Beer and barbecue were served to approximately 70 men who limped and rubbed their feet as their wives and children laughed with and at them during the Rape and Abuse Crisis Services' (RACS) fourth annual Walk a Mile in Her Shoes Barbecue.
The event is also known as Shoes, Blues and Barbecue to volunteers and workers of RACS. The march is a international event to stop rape, sexual assault and gender violence, according to a press release from RACS.
"The Rape and Abuse Crisis Service is an organization that has been around for 34 years," said Jim Clardy, RACS executive director and wearer of red three-inch heels. "Our mission is to provide shelter and related services to victims of domestic violence, sexual assault, stalking and teen dating violence."
The services they offer include providing shelter, court advocacy, counseling, hospital advocacy, support groups and a 24-hour hotline for victims. They also provide abuse education to school and civic organizations. The 36-bed RACS shelter serves more than 225 women and children and more than 800 others are counseled by the organization, Clardy said.
Domestic abuse and sexual assault is a growing problem in the area. Last year, the shelter saw a 25 percent increase in the number of people needing a bed at the shelter for a night. Every year, they assist with approximately 500 protection orders and answer more than 1,000 hotline calls.
This event raises the awareness of the growing problem with men, while allowing people to have fun. It also gives the community a chance cut loose and laugh at men trying to adjust to painful steps in high healed shoes.
"I love it," said Lt. David Williams, Jefferson City Police Department. "This is a wonderful opportunity to support something important. I got my wife and both kids here, and we support this wholeheartedly not because it is fun, but because it is a good cause."
Williams is a tall man with a shaved head and broad shoulders, who was wearing red heels with rhinestones and a sticker with the word lieutenant on them. He has been with the police department for 21 years and now works for the patrol division on the midnight shift. His four years of experience with the event was evident as he took large confident steps and goaded his friend, who he affectionately called Shorty, into walking faster, despite Shorty's noticeable pain.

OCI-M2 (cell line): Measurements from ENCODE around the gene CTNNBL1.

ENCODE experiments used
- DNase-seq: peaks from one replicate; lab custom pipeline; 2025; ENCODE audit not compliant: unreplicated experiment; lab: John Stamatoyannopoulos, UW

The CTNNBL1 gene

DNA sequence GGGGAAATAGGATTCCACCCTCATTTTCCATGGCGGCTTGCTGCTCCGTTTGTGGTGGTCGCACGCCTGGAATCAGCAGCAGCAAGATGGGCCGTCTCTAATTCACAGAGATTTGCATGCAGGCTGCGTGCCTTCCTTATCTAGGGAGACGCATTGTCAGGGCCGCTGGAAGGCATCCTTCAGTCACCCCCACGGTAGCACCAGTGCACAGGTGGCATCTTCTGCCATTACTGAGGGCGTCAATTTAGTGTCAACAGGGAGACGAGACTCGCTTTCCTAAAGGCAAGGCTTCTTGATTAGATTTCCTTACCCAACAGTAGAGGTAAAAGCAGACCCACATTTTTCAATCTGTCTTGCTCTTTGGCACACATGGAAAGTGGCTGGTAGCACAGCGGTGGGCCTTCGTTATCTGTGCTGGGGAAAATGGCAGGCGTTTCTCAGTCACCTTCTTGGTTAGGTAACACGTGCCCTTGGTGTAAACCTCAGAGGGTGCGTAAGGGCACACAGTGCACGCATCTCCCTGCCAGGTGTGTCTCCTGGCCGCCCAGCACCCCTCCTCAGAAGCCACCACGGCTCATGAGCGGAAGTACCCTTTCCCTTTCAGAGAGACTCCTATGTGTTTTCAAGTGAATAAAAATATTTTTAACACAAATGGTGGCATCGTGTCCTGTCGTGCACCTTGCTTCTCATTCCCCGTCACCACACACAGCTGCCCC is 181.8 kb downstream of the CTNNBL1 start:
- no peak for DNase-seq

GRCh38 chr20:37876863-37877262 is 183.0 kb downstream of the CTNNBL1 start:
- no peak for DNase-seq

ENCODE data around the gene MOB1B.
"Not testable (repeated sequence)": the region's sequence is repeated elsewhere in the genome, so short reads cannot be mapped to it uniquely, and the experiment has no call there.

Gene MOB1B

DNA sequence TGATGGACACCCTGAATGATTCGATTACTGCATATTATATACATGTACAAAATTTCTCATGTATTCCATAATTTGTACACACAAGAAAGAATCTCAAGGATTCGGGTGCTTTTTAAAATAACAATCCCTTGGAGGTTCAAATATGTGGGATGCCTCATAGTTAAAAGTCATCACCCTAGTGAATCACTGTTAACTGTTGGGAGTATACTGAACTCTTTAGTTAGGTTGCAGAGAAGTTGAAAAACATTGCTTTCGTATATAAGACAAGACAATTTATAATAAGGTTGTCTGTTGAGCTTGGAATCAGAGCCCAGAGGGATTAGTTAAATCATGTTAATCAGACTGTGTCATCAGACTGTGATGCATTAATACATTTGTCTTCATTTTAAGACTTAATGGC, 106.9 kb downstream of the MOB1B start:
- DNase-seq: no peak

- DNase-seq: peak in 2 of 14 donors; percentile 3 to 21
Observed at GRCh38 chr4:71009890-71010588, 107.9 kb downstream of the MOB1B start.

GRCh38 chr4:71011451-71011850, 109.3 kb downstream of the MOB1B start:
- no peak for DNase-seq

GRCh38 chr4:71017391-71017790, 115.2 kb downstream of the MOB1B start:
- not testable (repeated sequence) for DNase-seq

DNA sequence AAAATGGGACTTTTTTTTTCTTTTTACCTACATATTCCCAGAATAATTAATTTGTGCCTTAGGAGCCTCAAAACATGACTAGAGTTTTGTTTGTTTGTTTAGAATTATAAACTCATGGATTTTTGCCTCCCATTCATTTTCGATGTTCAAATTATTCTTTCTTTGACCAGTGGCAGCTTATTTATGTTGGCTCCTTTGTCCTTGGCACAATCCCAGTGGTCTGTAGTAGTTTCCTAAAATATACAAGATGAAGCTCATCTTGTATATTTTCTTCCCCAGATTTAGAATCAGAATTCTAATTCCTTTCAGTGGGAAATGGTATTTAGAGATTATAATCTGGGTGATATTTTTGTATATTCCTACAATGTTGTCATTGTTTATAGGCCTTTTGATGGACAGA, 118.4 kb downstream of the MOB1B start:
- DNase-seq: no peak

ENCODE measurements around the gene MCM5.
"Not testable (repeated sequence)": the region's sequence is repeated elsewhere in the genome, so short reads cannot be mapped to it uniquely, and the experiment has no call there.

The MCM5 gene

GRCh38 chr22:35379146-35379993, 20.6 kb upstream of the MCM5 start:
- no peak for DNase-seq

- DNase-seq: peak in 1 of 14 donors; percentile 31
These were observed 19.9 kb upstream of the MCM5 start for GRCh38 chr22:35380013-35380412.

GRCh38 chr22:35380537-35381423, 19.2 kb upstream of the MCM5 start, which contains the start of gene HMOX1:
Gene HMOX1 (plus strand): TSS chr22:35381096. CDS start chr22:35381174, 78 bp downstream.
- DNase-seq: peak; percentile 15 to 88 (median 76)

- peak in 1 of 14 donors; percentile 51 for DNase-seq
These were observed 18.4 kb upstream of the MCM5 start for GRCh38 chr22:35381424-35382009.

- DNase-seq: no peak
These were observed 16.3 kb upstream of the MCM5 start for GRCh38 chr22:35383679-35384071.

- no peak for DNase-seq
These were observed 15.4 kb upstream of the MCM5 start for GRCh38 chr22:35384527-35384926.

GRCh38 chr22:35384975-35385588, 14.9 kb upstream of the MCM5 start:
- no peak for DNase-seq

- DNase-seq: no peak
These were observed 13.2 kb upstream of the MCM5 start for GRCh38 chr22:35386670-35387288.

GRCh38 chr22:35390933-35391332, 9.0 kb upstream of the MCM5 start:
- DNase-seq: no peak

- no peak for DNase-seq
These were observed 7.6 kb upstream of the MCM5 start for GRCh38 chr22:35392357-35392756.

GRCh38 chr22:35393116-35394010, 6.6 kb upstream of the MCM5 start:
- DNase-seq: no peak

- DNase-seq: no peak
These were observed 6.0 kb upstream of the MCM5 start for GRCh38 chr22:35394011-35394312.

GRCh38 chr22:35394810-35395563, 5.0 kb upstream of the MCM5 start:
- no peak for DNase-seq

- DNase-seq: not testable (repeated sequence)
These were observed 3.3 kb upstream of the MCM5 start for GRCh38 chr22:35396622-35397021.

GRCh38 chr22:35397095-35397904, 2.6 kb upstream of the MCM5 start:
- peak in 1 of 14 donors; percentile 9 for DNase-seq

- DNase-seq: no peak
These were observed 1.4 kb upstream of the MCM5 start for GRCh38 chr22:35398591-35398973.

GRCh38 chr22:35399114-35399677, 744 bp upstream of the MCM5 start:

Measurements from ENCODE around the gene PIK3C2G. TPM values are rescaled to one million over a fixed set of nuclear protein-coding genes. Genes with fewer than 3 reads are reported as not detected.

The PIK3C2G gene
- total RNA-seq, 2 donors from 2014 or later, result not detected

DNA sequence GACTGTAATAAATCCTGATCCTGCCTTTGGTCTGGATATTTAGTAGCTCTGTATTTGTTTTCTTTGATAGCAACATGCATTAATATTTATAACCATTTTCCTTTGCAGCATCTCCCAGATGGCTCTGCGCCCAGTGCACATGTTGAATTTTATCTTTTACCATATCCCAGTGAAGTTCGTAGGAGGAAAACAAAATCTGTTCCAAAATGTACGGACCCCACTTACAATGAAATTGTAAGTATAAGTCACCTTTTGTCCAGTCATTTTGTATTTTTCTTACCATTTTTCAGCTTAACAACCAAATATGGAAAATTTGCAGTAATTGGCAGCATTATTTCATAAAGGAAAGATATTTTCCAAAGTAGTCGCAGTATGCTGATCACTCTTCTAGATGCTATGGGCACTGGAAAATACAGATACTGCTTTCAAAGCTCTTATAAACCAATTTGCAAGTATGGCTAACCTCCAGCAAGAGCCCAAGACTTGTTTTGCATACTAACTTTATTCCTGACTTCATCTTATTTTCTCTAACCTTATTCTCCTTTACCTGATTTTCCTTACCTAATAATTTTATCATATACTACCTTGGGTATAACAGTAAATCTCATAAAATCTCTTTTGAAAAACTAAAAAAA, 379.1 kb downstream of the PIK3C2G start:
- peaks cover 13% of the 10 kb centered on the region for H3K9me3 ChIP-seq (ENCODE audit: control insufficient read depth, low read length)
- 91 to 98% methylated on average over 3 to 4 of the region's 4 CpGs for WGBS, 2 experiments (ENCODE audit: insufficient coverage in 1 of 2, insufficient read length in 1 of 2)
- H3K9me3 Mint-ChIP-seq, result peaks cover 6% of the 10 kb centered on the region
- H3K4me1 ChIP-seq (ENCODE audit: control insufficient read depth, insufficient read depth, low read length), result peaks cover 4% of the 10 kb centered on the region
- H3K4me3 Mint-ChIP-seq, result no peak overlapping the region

The Marine Corps League and the Fraternal Order of Police prepared the food as the band and walkers provided the entertainment. This year the band was the Cherry Pistols.
"It is the first time I have been here for this, but I heard a lot of good things," said David Baker, the Cherry Pistols' lead singer. "Whenever we get a chance to do a fund raiser or event like this we jump on it so we can support various causes from around the area. We are just excited to be here."
After then dozens of men hobbled back to the finishing point, many quickly substituted their new foot ware for sandals and tennis shoes. A few still stuck it out in their new kicks. As they sat and enjoyed food and drink, the winners for best shoes and most funds raised were announced.
The Holts Summit Police Department won best shoes and Don Smith from Grace Counseling won most funds raised with $600. Smith had fuzzy heels with fake cardinals glued to them. The outfit was complemented with a matching sunhat.
"This is my first time," Smith said about the walk."I think it is great and I have always heard about it and so I have always known it was a great event and just never participated."
Grace Counseling is an organization akin to RACS, so several who work there are concerned about raising money for RACS, Smith said.
"We provide counseling serves for all walks of life," Smith said about Grace Counseling. "We care about organizations like RACS because we see a lot of people going through physical abuse and sexual abuse. We care about those people we work with, and a lot of them are in RACS."
Men complained, women laughed and the band played on with 80's rock classics. Before the crowd scattered back to their individual homes, joggers were already running their laps. Not everyone, but a few stopped briefly as if they were vexed by the group, possibly trying to figure out what so many men were doing in typically women's shoes.